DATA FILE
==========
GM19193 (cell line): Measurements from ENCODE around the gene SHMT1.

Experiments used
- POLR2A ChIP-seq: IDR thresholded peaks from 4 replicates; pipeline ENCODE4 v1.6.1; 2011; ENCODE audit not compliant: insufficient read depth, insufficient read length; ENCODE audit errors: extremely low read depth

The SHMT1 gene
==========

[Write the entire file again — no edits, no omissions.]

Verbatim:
GM19193 (cell line): Measurements from ENCODE around the gene SHMT1.

Experiments used
- POLR2A ChIP-seq: IDR thresholded peaks from 4 replicates; pipeline ENCODE4 v1.6.1; 2011; ENCODE audit not compliant: insufficient read depth, insufficient read length; ENCODE audit errors: extremely low read depth

The SHMT1 gene